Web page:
By Randy K. Logsdon
There are really only two steps that are critical to the success of achieving a goal: Formulate a plan and execute the plan.
There is a plethora of activity around these from the preparatory stages through evaluation stages. Research is conducted, objectives are defined, training may be a part, certain collaborative activities are inserted, budgets are approved, services and equipment are acquired and schedules are arranged.
Actions directed at achieving an injury reduction goal are no exception. While errors may be made in formulating the plan, I’ve found that the most difficult hurdle to success involves execution of the plan. Probably the least predictable variable there is the human element – more specifically, human judgment.
I recently stumbled onto a phenomenon know to Neuroscientists as optimism bias. I discovered that there was actually extensive research on the subject and immediately realized that understanding this concept may be useful in managing that human variable – particularly as that human element affects risk assessment.
Stated simply, optimism bias is a physiologically driven condition that most all humans exhibit. It is actually a necessity for our mental survival. We each view our future optimistically. Only severely depressed individuals exhibit little or not optimism bias. For example, we know that in 2012 there were 36 fatal mine incidents in the U.S. We can objectively predict that in 2013 the experience nationally will be similar. In fact, as of this writing, we’ve experienced 23 mine deaths already in 2013.
If each miner in the United States were asked if he/she expected to die in a mine incident, the response would be an overwhelmingly “NO.” There will be some deaths, but others will be the victims.
Humans are unique in their ability to visualize anticipated events and expectations. Our dreams of the future are colored (as the saying goes: “through rose-colored glasses”) by an optimism bias. Aside from the distraction dangers of daydreaming in the workplace, optimism bias can have a profound effect on how we recognize the risks associated with everyday work. When confronted with new or different circumstances, we make judgments concerning the risk of proceeding.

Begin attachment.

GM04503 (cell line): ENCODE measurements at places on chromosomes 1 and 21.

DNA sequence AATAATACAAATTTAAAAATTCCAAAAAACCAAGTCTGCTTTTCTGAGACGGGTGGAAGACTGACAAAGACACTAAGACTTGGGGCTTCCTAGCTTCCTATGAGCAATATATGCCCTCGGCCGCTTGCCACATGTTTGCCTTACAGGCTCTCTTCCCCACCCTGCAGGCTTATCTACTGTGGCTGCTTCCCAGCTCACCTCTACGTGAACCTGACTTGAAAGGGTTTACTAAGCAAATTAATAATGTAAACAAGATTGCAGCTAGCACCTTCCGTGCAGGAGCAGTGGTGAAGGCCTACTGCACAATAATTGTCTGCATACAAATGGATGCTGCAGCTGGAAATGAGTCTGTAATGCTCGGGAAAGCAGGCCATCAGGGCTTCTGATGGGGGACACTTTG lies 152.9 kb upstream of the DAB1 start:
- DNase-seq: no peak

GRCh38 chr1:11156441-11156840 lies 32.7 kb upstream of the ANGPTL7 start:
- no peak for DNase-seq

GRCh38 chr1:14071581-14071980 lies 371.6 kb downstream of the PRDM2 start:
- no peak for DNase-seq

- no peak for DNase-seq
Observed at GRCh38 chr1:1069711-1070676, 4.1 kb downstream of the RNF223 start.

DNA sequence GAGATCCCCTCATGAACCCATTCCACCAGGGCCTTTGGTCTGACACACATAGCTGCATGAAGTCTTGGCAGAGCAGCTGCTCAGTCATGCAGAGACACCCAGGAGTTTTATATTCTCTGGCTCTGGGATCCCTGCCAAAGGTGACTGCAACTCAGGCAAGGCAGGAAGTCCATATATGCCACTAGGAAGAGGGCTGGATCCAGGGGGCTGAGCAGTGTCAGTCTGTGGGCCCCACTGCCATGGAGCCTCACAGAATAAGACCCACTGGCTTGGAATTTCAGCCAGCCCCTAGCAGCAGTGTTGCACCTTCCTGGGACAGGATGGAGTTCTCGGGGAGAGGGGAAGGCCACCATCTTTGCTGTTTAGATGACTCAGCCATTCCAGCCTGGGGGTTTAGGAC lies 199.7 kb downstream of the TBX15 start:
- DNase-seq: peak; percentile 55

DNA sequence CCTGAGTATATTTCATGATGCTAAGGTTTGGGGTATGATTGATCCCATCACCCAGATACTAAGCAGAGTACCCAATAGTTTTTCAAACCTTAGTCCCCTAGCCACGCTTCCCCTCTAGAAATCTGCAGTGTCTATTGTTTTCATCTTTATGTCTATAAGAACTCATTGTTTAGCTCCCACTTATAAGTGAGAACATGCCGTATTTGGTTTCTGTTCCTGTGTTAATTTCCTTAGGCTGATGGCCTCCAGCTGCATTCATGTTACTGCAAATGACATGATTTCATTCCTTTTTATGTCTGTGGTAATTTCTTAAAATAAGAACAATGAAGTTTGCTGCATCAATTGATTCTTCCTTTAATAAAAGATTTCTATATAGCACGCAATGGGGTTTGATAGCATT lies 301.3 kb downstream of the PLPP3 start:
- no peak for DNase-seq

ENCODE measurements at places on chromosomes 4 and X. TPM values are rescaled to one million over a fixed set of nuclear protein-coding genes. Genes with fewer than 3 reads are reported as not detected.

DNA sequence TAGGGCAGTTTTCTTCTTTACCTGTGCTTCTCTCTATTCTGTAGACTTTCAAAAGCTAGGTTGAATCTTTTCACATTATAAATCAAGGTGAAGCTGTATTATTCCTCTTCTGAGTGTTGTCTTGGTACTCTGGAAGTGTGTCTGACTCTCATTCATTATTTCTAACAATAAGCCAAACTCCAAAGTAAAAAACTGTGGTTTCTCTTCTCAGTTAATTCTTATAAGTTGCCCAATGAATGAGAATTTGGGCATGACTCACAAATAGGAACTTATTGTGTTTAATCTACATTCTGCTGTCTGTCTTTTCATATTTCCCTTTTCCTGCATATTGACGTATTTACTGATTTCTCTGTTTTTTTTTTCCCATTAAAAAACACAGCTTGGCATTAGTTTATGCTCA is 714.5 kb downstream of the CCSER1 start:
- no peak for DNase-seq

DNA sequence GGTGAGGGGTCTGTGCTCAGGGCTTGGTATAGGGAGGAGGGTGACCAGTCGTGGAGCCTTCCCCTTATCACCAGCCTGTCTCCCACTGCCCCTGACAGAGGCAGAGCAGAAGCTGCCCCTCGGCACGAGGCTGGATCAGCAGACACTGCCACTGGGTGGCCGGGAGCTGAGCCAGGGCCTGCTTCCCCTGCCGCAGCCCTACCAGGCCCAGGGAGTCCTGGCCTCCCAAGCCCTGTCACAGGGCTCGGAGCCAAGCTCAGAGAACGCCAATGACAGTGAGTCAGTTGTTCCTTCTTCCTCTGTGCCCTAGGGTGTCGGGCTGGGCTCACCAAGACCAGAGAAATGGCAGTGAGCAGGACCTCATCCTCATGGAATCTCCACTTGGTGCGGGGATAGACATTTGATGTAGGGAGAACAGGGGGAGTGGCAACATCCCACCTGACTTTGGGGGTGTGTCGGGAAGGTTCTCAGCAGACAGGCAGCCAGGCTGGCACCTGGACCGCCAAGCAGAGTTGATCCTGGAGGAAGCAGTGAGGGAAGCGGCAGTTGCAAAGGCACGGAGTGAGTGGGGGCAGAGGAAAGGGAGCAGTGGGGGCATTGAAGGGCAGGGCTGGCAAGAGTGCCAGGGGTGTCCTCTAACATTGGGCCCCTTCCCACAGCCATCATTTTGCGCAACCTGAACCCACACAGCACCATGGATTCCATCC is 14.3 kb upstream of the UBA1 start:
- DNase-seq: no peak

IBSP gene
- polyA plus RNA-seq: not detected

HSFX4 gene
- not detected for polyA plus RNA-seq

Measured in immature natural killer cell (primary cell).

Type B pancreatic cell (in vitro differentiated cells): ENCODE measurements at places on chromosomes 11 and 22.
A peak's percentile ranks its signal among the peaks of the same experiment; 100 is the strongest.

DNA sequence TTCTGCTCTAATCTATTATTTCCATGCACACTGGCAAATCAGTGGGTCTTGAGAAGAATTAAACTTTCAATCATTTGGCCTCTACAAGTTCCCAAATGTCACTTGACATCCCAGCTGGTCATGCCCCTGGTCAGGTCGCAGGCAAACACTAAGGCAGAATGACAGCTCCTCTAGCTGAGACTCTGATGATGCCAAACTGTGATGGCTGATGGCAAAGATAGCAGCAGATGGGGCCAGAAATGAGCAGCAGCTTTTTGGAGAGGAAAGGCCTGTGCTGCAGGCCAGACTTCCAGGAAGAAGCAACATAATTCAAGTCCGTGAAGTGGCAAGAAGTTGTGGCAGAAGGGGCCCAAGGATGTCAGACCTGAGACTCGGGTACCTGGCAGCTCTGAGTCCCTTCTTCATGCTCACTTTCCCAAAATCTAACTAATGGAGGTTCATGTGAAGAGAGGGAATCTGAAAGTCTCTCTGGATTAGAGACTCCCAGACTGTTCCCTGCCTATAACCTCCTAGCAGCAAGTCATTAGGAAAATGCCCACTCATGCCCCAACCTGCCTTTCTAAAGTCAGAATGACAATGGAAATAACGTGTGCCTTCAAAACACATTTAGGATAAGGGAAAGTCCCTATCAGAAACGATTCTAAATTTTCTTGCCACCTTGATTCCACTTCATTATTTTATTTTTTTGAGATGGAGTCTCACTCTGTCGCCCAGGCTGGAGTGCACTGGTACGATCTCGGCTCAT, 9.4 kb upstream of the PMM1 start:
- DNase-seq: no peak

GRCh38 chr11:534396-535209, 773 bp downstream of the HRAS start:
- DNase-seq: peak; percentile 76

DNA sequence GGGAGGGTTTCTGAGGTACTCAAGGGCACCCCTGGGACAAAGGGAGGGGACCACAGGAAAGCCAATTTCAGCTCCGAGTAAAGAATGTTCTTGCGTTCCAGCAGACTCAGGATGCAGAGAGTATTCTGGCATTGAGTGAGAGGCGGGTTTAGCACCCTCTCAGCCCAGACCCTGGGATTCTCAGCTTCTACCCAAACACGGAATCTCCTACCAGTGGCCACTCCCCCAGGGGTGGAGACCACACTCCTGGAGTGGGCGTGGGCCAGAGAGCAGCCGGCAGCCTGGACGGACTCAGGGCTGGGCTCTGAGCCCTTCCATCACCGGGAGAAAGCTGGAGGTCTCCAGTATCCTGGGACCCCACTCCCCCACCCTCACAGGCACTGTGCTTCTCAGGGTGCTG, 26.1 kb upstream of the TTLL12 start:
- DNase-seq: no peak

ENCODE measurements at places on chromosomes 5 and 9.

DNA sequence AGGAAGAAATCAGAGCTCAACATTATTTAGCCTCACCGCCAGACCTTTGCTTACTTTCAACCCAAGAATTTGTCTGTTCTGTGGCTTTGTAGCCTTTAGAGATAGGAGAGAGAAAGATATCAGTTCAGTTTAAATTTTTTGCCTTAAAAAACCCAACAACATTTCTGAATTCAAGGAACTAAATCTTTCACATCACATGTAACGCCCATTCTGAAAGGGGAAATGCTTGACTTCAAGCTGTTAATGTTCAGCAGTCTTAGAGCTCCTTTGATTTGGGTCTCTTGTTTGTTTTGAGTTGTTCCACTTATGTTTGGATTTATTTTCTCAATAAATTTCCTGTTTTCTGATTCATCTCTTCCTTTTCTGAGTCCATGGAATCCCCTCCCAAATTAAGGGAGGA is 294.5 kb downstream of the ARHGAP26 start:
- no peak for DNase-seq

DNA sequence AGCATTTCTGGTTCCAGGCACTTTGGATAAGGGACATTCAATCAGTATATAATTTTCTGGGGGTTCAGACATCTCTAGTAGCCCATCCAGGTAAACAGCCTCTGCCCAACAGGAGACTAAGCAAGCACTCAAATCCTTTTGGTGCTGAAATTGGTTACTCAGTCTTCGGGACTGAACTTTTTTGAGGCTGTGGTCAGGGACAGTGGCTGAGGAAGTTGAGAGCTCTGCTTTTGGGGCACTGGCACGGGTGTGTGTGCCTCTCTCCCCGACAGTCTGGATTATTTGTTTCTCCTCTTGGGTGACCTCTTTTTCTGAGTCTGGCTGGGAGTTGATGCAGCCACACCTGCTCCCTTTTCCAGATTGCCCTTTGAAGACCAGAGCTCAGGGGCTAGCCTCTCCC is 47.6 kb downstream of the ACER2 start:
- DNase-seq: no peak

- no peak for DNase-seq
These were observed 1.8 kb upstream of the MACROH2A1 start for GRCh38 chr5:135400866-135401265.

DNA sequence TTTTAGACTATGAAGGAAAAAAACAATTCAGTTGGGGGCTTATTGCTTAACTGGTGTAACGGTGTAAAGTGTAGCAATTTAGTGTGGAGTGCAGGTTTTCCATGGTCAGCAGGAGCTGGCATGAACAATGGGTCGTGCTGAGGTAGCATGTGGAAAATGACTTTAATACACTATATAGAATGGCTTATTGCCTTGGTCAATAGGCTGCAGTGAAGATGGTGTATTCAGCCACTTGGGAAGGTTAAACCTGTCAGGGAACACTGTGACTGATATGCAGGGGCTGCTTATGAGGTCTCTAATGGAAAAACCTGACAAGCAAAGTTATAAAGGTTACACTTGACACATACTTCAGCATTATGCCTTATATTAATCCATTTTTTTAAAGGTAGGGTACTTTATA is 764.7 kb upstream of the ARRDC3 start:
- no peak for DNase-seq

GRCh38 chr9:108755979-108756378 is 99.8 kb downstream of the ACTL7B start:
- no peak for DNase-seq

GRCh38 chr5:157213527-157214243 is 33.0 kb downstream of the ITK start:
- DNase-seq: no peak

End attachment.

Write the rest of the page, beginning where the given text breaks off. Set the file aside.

Optimism bias can cloud what should be an objective evaluation toward an unreasonably optimistic assessment of the risk. We can find ourselves muttering statements like “it probably won’t move, it’s not that high, I can lift that, it’ll be ok until shift change, etc. Such optimism is normal and natural but not objective. The problem is compounded by research that indicates that our optimism bias will override objectivity even when confronted with objectives facts.
Researchers tested individuals within a certain demographic whose average likelihood of developing cancer was 30 percent. They asked each individual what they estimated of their chances of developing cancer.
Answers ranged from well below the mean to well above the mean. Then, after having been given the information, they were asked to reassess their chances. Those who had previously estimated their chances of developing cancer at 50 percent adjusted their personal assessment to align with the mean (30 percent). Those who had previously rated their chances at 10 percent, adjusted their personal assessment only slightly to 11 percent even after having learned the objective data.
There is a slippery area in the walkway. You know that there is an increased risk of falling by taking that path. Both your experience and a warning sign confirm that fact. However, your bias tells you that if you’re careful, and make adjustments, you can walk through that area without slipping. Optimism trumps objectivity. There is a lot to learn about optimism bias. And it appears that simply understanding it is not enough to overcome it. But it is a start.